For clients focusing on retirement, the firm's Goal Projection Service tracks both the capital required and the capital available against monthly income available to retire at various ages. The service can also run financial projections for survivor needs, education funding and disability protection.


The firm's other two business units are niche divisions that focus on Strege's twin passions of business succession planning and philanthropic planning. Transition Point Business Advisors started operating under this name in 2010 to help strengthen the human side of the transition process for family businesses, including family farms.

This division follows the Heritage Institute process and has three consultants trained in this approach, which prepares heirs to receive both their financial as well as their emotional inheritances. It can be as simple as creating special traditions that foster communication between family members or as complex as establishing multigenerational family governance structures.

Because transition planning is emotional, Transition Point Business Advisors addresses the following questions with their clients:

* How do I treat family members or key employees fairly, although perhaps not equally?

* How do I minimize taxes while ensuring that my estate plan achieves my goals?

* What actions will assure my financial security in retirement while eliminating undue financial burden on the next generation?

* What if I want to stay involved? How do I balance my role with that of my successor?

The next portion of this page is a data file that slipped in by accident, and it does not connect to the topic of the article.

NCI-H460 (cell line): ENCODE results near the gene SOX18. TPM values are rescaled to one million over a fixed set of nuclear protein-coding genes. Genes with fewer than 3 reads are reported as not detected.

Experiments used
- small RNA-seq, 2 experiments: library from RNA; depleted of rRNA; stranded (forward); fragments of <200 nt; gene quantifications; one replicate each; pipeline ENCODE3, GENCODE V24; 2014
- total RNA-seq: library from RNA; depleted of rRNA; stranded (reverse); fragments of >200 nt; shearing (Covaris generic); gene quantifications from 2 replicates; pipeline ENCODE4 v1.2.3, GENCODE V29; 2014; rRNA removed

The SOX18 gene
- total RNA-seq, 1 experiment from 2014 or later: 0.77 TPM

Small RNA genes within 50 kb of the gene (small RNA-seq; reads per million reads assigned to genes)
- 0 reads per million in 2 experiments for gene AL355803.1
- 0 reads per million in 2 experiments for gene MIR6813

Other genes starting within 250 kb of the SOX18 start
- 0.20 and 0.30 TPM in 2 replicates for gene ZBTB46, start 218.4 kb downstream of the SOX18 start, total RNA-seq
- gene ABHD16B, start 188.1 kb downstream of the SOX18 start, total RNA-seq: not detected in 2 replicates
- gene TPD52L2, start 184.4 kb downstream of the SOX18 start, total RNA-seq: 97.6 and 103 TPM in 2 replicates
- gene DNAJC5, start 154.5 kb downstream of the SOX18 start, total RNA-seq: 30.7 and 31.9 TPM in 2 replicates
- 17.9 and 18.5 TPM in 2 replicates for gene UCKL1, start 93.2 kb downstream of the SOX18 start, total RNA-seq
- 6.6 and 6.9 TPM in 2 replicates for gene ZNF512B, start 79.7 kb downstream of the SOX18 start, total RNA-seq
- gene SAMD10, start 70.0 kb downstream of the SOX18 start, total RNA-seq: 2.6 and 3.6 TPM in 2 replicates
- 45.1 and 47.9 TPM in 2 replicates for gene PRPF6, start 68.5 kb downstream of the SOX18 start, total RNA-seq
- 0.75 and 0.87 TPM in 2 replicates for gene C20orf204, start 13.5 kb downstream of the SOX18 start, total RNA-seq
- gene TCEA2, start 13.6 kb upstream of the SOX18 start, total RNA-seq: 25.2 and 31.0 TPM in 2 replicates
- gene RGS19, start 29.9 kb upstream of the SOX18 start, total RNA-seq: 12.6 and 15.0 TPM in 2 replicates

* How do I prepare the next generation for a leadership role?

Strege Syverson has gone through its own transition planning process and emerged with a structure outlined in the organizational chart above. All of the people who will take over are employees being groomed for their positions by running the four divisions of the firm as members of the executive team. The transition plan not only includes this training process, but also a plan for the internal buyout of the current stockholders.

The firm's Charitable Giving Resource Center, organized in 2004, consults with charities on how to be more efficient with their resources and also teaches donors how to be more effective philanthropists. "Johnne and I have always been involved in philanthropy," Strege says.

Strege himself gives back to his community in numerous ways. A Drake University graduate, he has taught personal financial planning courses through the school's adult education program, and has coached educators on how to teach financial planning to high school students at Drake's summertime insurance education workshop. In addition, Strege and his wife, Jennifer, who have two grown children, also welcomed 27 foster children into their home over seven years.

The firm has set up donor-advised funds as well as charitable trusts (with the help of attorneys as needed), he says. The division also checks to ensure that "the charities our clients donate to are well run," Strege says.

Jim Grote, a CFP in Louisville, Ky., writes regularly for Financial Planning.


David Strege

Syverson Strege & Co.

Credentials: B.S. in business admin./finance from Drake University, CFP, CFA

Assets under management: $300 million

How I see it: "We charge what it really costs to do comprehensive planning and base our fees on the complexity of client cases, which is mostly reflected by net worth."